HOUSTON—A few photographs snapped by birdwatchers may be the key to capturing two men who allegedly shot a deer near a popular nature trail inside Houston’s city limits.
The deer was illegally shot alongside a walking path near Lake Houston. The path is popular with joggers and children, in a wooded area dangerously close to a residential subdivision.
“A stray bullet is a dangerous thing,” said Sgt. Tolan Harding of the Houston Police Lake Patrol. “They’re deep in the middle of Houston, inside the city limits. They’re, in fact, in an area that’s part of a public park, part of Lake Houston.”
The incident highlights what law enforcement officials cite as a growing problem in the Houston area. As the metropolis expands and developers build new subdivisions, poachers routinely kill wildlife in wooded areas perilously close to private homes.
In this case, hunters shot a deer on city park land, a crime officers compare to firing a hunting rifle in Memorial Park. The problem more commonly happens on private property, either outside the hunting season or without the permission of land owners. Poachers caught by police or state regulators tell varying stories.
“It ranges from total ignorance, all the way to just a confession,” said Frederick Ruiz, a game warden captain for the Texas Parks and Wildlife Division. “They know they’ve done wrong and they didn’t think they’d get caught. And they got caught.”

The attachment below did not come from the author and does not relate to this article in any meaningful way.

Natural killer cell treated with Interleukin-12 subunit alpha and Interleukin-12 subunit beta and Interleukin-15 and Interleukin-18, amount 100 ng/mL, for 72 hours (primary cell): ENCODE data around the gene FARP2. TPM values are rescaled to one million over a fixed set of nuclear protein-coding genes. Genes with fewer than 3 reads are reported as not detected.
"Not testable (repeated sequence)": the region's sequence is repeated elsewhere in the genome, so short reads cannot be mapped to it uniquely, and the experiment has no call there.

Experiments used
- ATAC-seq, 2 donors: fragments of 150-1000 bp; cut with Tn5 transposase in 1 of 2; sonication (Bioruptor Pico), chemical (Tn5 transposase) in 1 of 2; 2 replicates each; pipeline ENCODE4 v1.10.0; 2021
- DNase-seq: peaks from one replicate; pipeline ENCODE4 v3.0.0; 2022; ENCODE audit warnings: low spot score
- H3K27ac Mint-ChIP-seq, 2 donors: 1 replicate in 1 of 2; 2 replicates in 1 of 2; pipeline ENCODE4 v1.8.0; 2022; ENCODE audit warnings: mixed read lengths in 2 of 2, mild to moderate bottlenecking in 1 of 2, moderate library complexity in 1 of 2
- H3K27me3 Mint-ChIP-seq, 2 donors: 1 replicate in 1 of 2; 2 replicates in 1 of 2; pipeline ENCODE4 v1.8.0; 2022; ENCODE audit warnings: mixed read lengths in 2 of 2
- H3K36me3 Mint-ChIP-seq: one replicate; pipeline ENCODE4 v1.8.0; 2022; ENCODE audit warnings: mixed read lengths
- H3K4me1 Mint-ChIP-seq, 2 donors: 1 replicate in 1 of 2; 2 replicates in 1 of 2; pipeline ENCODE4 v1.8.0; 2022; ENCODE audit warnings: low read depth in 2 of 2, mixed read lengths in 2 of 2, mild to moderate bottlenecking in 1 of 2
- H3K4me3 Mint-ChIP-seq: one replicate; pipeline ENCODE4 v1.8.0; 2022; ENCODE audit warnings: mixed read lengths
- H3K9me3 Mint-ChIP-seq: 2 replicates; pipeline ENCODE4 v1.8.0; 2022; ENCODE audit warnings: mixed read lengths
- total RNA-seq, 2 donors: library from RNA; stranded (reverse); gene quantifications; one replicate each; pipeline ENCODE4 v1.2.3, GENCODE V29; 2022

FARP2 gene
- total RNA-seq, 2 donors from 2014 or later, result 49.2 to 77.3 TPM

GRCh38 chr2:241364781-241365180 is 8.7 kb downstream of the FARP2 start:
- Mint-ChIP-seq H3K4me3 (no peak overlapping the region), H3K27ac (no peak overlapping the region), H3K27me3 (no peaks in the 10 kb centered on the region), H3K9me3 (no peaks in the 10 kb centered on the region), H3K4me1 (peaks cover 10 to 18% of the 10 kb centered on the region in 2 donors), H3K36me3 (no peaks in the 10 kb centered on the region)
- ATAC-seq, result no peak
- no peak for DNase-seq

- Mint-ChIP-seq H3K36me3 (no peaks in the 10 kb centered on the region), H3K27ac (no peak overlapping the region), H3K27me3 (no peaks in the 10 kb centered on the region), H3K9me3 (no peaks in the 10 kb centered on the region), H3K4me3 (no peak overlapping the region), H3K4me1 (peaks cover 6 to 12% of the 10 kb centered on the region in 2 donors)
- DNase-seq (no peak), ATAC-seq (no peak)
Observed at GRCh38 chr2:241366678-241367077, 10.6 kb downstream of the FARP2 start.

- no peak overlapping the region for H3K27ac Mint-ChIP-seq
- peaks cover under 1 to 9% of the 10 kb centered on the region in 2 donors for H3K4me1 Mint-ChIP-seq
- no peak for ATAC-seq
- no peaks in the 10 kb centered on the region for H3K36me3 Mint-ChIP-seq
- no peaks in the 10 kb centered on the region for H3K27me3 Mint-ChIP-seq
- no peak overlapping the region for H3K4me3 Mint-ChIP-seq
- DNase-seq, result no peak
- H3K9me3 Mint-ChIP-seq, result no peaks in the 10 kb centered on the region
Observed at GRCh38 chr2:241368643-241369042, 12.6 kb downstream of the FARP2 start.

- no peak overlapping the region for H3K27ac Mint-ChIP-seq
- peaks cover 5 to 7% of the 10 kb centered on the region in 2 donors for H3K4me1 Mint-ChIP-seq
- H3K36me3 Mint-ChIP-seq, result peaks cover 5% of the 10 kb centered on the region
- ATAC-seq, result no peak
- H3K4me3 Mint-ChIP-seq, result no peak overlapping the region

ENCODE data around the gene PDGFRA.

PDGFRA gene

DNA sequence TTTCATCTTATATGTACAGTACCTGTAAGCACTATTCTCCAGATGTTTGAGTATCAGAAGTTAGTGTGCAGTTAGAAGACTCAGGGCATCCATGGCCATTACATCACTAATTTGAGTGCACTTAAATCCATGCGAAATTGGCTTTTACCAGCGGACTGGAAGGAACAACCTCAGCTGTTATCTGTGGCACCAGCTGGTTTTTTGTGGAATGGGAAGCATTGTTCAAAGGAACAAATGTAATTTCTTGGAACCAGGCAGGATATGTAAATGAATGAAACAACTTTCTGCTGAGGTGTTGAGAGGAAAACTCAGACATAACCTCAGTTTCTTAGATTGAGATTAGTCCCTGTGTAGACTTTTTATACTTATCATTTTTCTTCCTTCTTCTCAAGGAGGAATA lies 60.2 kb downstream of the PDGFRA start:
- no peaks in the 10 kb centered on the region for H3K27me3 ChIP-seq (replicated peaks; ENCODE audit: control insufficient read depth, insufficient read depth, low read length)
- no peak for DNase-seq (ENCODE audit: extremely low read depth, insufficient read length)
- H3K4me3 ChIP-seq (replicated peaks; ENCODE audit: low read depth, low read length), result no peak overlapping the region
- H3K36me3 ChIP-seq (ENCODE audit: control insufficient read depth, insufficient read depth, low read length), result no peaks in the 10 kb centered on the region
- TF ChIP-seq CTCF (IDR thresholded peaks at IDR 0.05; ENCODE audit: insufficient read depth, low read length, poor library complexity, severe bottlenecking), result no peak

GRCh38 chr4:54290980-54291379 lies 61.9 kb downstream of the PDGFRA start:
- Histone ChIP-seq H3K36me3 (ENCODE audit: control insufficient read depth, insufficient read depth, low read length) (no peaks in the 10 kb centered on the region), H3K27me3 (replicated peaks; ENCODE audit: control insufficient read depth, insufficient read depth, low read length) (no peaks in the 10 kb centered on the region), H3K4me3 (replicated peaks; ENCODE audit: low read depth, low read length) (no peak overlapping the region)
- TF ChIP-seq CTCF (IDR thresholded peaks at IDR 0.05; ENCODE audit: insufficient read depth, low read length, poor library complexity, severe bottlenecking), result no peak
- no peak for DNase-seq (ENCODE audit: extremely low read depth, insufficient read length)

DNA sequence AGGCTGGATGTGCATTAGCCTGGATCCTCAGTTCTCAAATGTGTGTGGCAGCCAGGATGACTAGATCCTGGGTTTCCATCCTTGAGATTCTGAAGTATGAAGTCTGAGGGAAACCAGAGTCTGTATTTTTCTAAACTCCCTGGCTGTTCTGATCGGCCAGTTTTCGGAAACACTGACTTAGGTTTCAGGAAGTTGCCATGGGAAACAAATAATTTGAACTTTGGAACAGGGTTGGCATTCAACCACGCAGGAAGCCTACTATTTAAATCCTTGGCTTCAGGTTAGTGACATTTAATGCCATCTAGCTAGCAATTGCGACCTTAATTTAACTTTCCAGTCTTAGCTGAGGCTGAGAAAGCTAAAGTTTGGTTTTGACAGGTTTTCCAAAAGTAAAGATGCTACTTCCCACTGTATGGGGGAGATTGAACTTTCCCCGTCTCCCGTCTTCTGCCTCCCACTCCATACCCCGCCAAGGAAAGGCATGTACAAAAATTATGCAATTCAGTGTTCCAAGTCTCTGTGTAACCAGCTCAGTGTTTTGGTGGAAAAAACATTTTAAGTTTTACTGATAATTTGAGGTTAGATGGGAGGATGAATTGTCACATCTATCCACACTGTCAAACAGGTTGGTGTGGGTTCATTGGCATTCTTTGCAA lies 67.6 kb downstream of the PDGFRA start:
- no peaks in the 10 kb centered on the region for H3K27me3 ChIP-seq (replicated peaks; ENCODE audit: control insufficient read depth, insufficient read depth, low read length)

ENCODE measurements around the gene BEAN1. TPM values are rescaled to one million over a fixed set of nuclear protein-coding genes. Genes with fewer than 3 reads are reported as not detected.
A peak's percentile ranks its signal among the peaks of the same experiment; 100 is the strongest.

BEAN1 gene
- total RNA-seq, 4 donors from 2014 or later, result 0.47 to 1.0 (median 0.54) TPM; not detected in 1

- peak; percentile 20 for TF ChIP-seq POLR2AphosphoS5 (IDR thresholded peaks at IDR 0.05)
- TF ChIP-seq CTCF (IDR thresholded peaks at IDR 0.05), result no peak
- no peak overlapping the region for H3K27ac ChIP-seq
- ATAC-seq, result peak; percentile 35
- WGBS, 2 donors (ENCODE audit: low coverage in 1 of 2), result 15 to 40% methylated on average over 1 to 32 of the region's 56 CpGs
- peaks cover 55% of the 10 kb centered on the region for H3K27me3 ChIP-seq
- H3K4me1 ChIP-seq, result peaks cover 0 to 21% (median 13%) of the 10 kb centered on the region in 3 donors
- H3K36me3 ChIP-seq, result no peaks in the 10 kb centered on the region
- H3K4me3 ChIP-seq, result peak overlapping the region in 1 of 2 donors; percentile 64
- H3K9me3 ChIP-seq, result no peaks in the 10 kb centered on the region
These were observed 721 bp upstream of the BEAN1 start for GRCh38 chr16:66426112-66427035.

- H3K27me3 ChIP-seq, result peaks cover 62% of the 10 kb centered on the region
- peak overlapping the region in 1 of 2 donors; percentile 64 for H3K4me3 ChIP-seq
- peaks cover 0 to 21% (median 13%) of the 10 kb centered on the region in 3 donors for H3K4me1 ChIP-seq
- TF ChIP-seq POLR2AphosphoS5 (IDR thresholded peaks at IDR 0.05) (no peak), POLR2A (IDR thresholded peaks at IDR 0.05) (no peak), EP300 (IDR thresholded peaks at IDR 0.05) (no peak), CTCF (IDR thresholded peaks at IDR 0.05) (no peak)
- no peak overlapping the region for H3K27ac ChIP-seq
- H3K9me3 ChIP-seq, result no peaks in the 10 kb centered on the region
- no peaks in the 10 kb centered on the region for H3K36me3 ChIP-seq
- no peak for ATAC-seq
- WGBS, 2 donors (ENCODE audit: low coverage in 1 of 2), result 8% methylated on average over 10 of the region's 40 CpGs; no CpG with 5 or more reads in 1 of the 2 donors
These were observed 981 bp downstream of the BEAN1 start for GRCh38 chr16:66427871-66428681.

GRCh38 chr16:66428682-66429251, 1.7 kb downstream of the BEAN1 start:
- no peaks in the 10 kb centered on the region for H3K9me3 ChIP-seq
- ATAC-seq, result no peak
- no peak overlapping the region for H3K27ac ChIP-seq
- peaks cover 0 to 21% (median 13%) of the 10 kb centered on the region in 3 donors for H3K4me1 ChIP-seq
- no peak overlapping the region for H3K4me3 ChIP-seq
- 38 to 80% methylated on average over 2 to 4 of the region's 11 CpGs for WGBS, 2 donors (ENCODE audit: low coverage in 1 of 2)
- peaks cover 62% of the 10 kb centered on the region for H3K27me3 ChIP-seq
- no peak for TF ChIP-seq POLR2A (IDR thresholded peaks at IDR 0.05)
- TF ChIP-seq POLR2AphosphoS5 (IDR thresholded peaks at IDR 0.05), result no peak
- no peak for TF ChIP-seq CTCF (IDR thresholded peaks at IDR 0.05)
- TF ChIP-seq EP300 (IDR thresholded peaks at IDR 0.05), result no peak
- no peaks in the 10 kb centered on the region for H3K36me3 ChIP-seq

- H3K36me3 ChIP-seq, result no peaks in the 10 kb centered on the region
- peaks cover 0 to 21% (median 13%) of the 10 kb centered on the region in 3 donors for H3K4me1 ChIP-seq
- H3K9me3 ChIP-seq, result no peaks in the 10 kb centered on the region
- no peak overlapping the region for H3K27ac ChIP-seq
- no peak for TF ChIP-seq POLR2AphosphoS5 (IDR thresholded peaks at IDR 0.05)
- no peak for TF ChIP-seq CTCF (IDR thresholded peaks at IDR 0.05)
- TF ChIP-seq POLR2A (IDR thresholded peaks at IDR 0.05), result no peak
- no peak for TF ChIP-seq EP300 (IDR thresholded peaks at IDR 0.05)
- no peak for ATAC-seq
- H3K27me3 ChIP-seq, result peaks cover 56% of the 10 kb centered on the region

The birdwatchers were walking along a trail one day last October when they heard a gunshot. Peering through the woods, they spotted two men dressed in camouflage gear, one of whom carried a hunting rifle.
They snapped several pictures before the two men walked away. The birdwatchers later found the carcass of a deer that had been killed by a gunshot.
Harding, the officer assigned to the case, posted notices about the crime on a number of social websites frequented by sportsmen. A newspaper reporter recently spotted the notice and contacted Harding, who then released the pictures.
Anyone with information on the crime is asking to call the Houston Police Department’s Lake Patrol at 281-324-2250 or the Texas Parks & Wildlife Division at 713-779-8977. Anonymous telephone tips can also be directed to Crime Stoppers at 713-222-TIPS.